Another critical aspect of the food insecurity concern in Mississippi rests on the structure of agriculture, a sector that in 2016 produced $750 million.7 Mississippi is a highly agricultural state, yet it imports approximately 90% of the food that is consumed.17 Most of the agricultural land in Mississippi is dedicated to commodity crops, particularly soybean and cotton. They are mostly located in the Delta, where poverty rates are highest in the state and the nation. This model of export-oriented agriculture paired with important technological developments in the field has significantly increased food production, but also has generated negative externalities resulting from breaking the link between food production and consumption. This directly relates to the nutrition transition or structural change in the diets of people, “from carb-rich staples to vegetable oils, animal products and sugar.”18 The nutrition transition and its implications are clearly found in Mississippi. Sugars, animal products, and vegetable oils are staples in the diet of Mississippians, many of whom also lack of the necessary vegetable and fruit intake. As Popkin warns, “changes in diet and activity patterns are fueling the obesity epidemic.”19 A 2004 report estimates the financial costs of adult obesity medical expenses in Mississippi were $757 million and approximately $75 billion for the entire nation.20 The authors argue that these medical expenditure costs, which range between 22% and 55% paid by Medicare and Medicaid, would be lower by 7% to 11% if obesity were absent.20
There exist clear diet-related health disparities that are associated with both the nutrition transition and the existence of food deserts in several places in the state. According to Satia, diet-related disparities are “differences in dietary intake, dietary behaviors, and dietary patterns ... resulting in poorer dietary quality and inferior health outcomes ... and an unequal burden in terms of disease incidence, morbidity, mortality, survival, and quality of life.”21 High levels of noncommunicable diseases in Mississippi related to food consumption are evidence of this phenomenon. However, concerns about food insecurity and diet-related health disparities are not exclusive to Mississippi or the United States. The models of commodity and export-oriented agriculture and diet-changing trends have motivated that international organizations like the Food and Agriculture Organization (FAO) or the World Health Organization greater concern about the effects of the nutrition transition on health outcomes and how those are becoming an important public health problem.22 This global research agenda for food calls for, among others, to identify entry points of change in the food system. Alternatives to improve health and nutrition point to the revival of local food systems.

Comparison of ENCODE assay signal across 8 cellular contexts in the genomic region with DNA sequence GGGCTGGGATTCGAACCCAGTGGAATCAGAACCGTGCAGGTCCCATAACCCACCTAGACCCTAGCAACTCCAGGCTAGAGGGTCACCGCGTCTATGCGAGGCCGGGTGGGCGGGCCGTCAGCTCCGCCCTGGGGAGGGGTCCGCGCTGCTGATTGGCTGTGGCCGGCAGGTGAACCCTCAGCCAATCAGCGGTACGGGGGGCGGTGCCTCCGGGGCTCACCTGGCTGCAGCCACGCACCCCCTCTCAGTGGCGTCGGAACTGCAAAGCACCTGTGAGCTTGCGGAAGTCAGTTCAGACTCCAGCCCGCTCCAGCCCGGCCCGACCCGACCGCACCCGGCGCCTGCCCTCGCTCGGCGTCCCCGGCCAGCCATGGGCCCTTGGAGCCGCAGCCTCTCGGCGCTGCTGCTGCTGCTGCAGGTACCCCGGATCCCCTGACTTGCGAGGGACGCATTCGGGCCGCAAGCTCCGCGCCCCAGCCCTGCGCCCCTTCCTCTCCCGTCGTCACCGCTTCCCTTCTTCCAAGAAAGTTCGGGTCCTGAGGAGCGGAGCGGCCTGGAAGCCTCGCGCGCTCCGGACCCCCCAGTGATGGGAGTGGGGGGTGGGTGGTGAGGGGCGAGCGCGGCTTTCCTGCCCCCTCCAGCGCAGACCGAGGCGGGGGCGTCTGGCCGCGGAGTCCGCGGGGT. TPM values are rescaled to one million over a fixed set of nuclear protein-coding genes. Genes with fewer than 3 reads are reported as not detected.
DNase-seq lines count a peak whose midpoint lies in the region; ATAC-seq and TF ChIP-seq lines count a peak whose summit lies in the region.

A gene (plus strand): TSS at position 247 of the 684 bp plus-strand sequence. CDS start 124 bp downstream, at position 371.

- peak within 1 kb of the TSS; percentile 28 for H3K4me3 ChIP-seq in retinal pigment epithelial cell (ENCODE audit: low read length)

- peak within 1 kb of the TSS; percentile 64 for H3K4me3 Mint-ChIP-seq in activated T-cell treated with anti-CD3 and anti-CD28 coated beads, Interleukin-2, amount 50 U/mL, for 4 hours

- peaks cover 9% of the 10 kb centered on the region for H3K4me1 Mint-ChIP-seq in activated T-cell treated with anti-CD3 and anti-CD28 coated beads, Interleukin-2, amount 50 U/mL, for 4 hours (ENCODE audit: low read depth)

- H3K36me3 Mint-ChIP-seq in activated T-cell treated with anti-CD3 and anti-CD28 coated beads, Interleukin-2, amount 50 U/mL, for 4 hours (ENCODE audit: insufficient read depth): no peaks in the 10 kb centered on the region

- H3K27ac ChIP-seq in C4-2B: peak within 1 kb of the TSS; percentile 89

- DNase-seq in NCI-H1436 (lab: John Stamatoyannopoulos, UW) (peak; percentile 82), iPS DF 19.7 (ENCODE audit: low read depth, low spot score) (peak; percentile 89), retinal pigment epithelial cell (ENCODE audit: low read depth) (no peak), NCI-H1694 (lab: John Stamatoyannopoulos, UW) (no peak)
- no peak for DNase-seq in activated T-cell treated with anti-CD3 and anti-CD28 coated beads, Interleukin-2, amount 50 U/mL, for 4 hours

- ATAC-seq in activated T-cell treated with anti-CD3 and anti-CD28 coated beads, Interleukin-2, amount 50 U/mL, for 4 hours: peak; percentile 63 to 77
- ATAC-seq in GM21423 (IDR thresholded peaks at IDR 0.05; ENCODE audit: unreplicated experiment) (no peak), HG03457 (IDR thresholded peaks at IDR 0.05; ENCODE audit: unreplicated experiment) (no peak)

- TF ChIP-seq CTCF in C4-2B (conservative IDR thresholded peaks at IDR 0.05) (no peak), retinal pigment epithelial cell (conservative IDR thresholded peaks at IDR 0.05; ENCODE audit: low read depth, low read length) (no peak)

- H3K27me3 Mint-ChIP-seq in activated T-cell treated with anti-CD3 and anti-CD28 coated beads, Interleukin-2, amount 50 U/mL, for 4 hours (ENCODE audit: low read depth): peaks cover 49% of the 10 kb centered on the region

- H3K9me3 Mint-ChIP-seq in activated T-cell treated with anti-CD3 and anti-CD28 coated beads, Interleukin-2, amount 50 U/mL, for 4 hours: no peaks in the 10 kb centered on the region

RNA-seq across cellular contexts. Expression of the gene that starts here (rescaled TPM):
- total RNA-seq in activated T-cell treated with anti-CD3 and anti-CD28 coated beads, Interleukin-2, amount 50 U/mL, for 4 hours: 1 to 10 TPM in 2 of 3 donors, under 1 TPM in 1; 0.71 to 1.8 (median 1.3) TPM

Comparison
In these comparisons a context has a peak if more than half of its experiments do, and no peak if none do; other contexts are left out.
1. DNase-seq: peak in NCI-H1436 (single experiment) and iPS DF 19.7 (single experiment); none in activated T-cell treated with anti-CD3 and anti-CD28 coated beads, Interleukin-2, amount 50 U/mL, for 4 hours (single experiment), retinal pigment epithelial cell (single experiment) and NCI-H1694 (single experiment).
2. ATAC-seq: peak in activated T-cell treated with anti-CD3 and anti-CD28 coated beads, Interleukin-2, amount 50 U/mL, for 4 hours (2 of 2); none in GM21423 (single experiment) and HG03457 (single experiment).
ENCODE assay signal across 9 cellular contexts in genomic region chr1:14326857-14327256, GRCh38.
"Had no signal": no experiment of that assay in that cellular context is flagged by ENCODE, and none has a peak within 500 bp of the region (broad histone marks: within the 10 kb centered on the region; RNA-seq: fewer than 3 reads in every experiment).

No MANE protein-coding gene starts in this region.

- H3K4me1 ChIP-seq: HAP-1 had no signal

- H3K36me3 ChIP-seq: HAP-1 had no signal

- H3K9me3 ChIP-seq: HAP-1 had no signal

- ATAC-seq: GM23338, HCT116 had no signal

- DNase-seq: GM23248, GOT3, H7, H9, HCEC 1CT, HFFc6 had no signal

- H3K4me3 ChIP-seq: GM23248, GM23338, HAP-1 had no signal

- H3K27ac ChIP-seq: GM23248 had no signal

LOCAL FOOD SYSTEMS AND COMMUNITY FOOD INITIATIVES
Mississippi exemplifies that, while there exists an ample supply of food, local variables conspire to limit food availability to populations most in need. Although federal and state efforts have an important impact on the development of strategies to enhance food security, research suggests that increasing food access is a local endeavor.23 The federal government through the USDA has acknowledged the role of local food systems to enhance food access24 and has assigned funding for this purpose in the Farm Bill through programs like Farmers' Market Promotion Program, Local Food Marketing Promotion Program, Community Food Projects, and Federal-State Marketing Improvement Program. However, limited resource, minority, and women farmers still find barriers to access these and other types of USDA programs, and despite institutional efforts, federal funding for agriculture strongly focuses on commodity farming and less in specialty crops (eg, fruits, vegetables, and horticulture). This group of farmers is crucial for the development of sustainable farming and local food systems in Mississippi. Improving access to federal funding for agriculture in general and local food systems in particular to this segment of the agricultural industry can harness the capacity of local food systems to become a viable economic alternative for this group of farmers and an alternative to address issues of food insecurity. Experiences of sustainable farming and local food systems have proven to become an alternative to address these problems effectively.14,25